City and County of Honolulu – Many Neighborhoods, Towns, and Cities As One

Honolulu, Hawaii is an incredibly diverse place to live. With more than a dozen languages spoken by significant communities, a wide diversity of religions, and a culture that spans the globe. When you consider the fact that Honolulu is not just a city but actually a combined entity of the City and County of Honolulu all run from as jurisdiction with one mayor, one city council, and one police force – it really changes the way Honolulu looks both geographically and demographically.

Neighborhoods and towns on OahuOver the past year, I’ve written a large number of posts that detail the different neighborhoods, cities and towns of Honolulu – which includes the entire island of Oahu. I have not included the outer islands that are part of Honolulu City and County which stretch all the way up to Midway Island but not including it (or Johnston Atoll). Thousands of uninhabited little islands, atolls, reefs, etc are included but since they have no people, they have no neighborhoods. This post is an attempt to share all of those neighborhood articles in a bit of an orderly way. My purpose in writing these articles has been so that I can share more than just the names when I write about places, activities, attractions, restaurants, or beaches on Oahu.

Neighborhoods in ‘Town’ include those places formally inside the metro city limits. East Honolulu goes from Diamond Head to Koko Head. Windward Side stretches from Waimanalo up to Kahuku on the east side of Oahu. North Shore is from Kuhuku to Mokuleia. Leeward is the ‘West Side’ and goes from Yokohama Bay down to Ko’olina. Central Oahu includes areas from Ko’olina to Salt Lake and all the towns upwards to Wahiawa in the center of Oahu between the two mountain ranges of Ko’olau and Waianae.

I’ve combined some areas that made sense to me and have yet to write about some neighborhoods like Chinatown, Ala Moana, Black Point, Portlock, Kalihi, Moili’ili, Waipio, Barber’s Point, Nu’uanu and the many many many Military Bases and Housing Complexes on the Island.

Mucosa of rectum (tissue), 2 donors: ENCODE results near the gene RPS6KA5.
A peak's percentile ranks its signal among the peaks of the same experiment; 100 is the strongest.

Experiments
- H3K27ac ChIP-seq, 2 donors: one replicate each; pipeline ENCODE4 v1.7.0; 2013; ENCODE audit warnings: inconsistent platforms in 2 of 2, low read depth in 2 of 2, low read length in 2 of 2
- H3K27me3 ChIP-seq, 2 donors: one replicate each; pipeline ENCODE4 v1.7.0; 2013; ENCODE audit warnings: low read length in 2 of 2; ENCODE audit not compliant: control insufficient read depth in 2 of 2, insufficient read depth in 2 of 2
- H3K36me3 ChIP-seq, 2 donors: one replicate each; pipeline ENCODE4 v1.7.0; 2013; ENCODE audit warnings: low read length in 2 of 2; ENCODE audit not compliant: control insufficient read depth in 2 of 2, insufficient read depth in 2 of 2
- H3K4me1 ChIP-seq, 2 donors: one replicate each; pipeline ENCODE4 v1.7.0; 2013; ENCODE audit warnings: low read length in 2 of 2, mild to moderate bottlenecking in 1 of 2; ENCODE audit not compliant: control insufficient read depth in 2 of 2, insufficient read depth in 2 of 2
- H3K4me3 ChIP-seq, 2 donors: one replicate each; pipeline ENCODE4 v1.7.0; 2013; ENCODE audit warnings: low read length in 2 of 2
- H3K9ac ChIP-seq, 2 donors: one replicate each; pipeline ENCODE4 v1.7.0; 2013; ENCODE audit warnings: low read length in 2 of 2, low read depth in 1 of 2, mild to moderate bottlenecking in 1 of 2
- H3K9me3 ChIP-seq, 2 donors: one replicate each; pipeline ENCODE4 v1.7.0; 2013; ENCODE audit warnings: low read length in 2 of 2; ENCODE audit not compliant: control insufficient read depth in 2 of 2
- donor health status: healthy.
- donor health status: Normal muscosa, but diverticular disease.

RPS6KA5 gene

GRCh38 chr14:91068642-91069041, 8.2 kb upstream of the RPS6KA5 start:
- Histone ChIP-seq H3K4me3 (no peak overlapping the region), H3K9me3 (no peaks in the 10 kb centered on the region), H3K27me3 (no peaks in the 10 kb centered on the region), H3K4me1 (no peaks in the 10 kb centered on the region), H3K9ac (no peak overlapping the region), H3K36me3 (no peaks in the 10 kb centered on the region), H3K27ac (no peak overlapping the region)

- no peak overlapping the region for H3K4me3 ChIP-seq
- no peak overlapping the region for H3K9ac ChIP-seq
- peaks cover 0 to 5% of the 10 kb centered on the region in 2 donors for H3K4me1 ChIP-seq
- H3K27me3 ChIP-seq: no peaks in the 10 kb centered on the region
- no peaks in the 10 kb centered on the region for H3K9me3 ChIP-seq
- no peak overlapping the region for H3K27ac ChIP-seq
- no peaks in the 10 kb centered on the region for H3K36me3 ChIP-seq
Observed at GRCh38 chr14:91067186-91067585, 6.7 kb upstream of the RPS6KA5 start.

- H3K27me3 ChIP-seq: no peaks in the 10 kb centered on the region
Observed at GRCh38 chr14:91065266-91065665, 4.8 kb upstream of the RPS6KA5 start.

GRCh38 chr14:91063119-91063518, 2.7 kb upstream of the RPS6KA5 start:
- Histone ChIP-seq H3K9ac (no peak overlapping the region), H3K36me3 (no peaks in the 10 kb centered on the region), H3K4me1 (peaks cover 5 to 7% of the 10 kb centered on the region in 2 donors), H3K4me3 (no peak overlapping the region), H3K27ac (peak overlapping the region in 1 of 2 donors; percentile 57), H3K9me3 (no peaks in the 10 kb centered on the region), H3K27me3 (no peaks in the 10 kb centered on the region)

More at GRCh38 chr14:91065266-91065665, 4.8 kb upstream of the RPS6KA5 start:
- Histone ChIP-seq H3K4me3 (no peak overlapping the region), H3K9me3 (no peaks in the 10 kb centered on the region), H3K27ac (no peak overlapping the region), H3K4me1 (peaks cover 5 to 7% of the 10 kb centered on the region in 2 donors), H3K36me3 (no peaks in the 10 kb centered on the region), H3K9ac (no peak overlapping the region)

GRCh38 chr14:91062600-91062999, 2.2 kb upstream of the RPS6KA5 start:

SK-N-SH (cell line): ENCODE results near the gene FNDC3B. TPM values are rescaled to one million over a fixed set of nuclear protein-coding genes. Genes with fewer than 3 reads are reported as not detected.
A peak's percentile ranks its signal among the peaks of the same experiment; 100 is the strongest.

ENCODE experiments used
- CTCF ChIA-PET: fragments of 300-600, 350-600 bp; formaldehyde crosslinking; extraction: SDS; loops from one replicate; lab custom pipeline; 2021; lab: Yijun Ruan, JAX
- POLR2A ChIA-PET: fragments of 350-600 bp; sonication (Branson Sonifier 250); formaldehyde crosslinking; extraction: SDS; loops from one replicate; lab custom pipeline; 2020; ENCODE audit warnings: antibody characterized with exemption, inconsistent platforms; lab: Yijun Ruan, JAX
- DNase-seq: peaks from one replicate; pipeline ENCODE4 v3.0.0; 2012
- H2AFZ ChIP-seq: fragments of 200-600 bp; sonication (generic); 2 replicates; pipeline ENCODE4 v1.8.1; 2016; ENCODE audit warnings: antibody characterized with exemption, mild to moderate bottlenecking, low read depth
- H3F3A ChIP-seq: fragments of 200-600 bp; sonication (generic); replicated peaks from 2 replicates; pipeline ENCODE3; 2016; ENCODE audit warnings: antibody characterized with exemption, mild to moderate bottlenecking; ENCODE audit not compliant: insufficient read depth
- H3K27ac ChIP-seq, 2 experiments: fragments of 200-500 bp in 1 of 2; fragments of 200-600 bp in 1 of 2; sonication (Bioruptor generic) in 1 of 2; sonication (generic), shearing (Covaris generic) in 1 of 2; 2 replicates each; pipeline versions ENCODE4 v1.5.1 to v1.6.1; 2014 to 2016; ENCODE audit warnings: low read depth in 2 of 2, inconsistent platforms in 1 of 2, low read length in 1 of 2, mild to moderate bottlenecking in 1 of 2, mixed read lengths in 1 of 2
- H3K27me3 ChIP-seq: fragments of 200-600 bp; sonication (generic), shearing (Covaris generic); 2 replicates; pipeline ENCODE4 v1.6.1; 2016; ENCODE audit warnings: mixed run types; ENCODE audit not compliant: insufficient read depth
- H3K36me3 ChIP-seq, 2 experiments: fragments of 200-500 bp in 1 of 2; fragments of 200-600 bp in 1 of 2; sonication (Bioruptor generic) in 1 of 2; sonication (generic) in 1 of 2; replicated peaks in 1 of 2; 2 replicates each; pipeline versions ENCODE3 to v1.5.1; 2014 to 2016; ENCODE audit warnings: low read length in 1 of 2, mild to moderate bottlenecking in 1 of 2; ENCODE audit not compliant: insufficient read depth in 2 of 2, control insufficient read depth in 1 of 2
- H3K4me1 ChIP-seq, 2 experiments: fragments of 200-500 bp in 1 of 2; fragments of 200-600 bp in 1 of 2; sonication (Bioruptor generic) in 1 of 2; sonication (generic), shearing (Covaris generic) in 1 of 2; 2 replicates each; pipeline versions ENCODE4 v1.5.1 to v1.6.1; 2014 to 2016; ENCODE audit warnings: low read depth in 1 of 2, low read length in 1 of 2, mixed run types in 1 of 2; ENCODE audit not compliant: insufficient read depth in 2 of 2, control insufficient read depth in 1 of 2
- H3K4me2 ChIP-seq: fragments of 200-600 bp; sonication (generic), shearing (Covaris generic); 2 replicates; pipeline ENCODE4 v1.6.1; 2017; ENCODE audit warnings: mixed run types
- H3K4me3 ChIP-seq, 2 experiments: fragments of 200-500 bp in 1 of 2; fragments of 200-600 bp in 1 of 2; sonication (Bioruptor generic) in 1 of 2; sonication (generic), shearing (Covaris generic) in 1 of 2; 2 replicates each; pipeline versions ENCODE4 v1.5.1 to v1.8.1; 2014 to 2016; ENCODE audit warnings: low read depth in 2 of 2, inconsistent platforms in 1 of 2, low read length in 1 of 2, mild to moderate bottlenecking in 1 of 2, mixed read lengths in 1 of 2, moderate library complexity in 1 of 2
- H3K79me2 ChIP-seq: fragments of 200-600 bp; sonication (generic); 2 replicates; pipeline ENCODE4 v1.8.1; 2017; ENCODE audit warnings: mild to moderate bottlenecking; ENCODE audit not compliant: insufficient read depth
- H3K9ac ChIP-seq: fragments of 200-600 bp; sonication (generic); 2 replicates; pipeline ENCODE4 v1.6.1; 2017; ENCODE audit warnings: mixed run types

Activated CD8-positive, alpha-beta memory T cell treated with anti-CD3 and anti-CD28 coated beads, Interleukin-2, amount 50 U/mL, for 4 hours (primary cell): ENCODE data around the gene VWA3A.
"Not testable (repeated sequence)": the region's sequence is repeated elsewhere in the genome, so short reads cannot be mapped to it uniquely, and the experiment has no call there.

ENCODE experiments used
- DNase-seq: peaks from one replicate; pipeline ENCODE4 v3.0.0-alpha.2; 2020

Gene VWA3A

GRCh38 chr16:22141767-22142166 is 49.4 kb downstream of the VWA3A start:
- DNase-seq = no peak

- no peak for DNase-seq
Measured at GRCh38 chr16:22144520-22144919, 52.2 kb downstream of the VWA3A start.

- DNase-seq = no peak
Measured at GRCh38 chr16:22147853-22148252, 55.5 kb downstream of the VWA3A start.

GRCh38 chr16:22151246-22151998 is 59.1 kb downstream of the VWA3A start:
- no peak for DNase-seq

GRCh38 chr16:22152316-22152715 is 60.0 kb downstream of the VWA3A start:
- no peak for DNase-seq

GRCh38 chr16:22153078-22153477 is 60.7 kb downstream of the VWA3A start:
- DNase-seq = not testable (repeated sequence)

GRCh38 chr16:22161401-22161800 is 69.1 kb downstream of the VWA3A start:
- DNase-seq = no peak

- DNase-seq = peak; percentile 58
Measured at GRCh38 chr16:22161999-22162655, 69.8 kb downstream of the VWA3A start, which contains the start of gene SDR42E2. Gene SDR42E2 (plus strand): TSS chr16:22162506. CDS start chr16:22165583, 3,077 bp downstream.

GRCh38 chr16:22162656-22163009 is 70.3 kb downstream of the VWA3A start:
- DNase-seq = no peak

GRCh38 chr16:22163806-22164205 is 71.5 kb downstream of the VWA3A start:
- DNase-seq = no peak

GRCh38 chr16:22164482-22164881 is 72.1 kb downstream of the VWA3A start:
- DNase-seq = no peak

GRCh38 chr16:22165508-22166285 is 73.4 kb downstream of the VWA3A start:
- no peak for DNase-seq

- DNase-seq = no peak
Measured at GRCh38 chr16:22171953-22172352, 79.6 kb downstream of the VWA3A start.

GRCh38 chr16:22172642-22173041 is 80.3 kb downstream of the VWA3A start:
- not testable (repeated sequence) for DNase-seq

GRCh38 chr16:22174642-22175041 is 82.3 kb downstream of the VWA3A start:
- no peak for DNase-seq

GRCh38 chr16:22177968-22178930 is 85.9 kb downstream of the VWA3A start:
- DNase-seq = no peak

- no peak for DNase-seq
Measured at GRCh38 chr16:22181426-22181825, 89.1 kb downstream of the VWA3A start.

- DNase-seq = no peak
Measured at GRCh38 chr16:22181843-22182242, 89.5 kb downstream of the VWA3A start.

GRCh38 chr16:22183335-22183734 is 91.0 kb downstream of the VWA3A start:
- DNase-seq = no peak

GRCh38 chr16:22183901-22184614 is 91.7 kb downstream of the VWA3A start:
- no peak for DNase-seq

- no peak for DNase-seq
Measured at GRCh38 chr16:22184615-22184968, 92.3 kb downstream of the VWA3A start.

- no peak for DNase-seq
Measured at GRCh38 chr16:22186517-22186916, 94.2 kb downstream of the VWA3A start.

Neighborhoods in ‘Town’

Downtown Honolulu Financial District and Fort Street Mall

Historic District

Chinatown

Makikiki, Punchbowl, and Tantalus

Waikiki

Diamond Head

Kaimuki

Kaka’ako

Salt Lake and Moanalua

Honolulu International Airport

University of Hawaii and Manoa

East Honolulu

Kahala

Aina Haina and Hawaii Kai

Kokohead

Windward Side

Waimanalo Beach

Waimanalo Town

Kailua

Lanikai

Kaneohe

Kahalu’u, Ka’a’awa, Punalu’u

Laie

Kuhuku and Hau’ula

Central Oahu

Pearl City, Aiea, Waimalu

Wahiawa and Mililani

Waipahu

Kapolei and Ewa

North Shore

Waialua

Haleiwa

Waimea, Pupukea, Sunset Beach

West Side (Leeward Coast)

Ko’olina and Makakilo

Waianae, Makaha and Nanakuli

Manoa Neighborhood and the University of Hawai’i

ManoaHidden just a bit off the beaten path from most visitors is the Manoa Neighborhood which houses such treasures as Manoa Falls, the Manoa Heritage Center, Lyon Arboretum, and the University of Hawaii at Manoa. The neighborhood itself has a small shopping center which hosts a weekly farmers market as well as a handful of restaurants, coffee shops, and businesses that serve local residents.

Manoa – which means ‘thickness’ in Hawaiian language –  is a valley that sits about three miles east of the downtown historic district of Honolulu and about a mile inland from Waikiki. Like many Oahu neighborhoods, Manoa fills a valley and gets more rain than the beach areas and thus has more rainbows. On the back side of the valley is Manoa Falls and moving forward, it widens out until you reach the University of Hawaii at Manoa and then the Punahou School, the expensive private school (formerly the Missionary Children’s School) which President Obama attended.

Manoa

Manoa Stream carves it’s way from the waterfall, past the cultural restorations of the Hawaiian Studies buildings of the University of Hawaii – which include some traditional wetland agriculture – kalo ponds, called lo’i in Hawaiian language – and then into the Manoa-Palolo drainage canal and onwards to the Ala Wai Canal. The Manoa Valley was an important agricultural area in ancient Hawaii and later housed the first western style plantations in Hawaii with both coffee and sugarcane being grown there from 1825 onward.

Manoa

In 1907, the University of Hawaii at Manoa was established as the College of Hawaii. The school includes the John A Burns School of Medicine, the William S. Richardson School of Law, the Shidler Business College, and the College of Tropical Agriculture and Human Resources. It also houses the East-West Center, the Korean Studies Center, the Hawaiian Studies Center and the Japanese Tea Garden and Koi Pond.  It has an enrollement of about 20,000 students and a beautiful campus of more than 320 acres. It is an NCAA school and part of the Big West Conference.

In the back of the Manoa Valley, the University of Hawaii administers the Lyon Arboretum, one of the most respected tropical botanical gardens in the United States. In addition, there are nice parks, a public swimming pool, and some hidden gem hikes for those willing to get off the beaten path and do a little research.

Manoa

 

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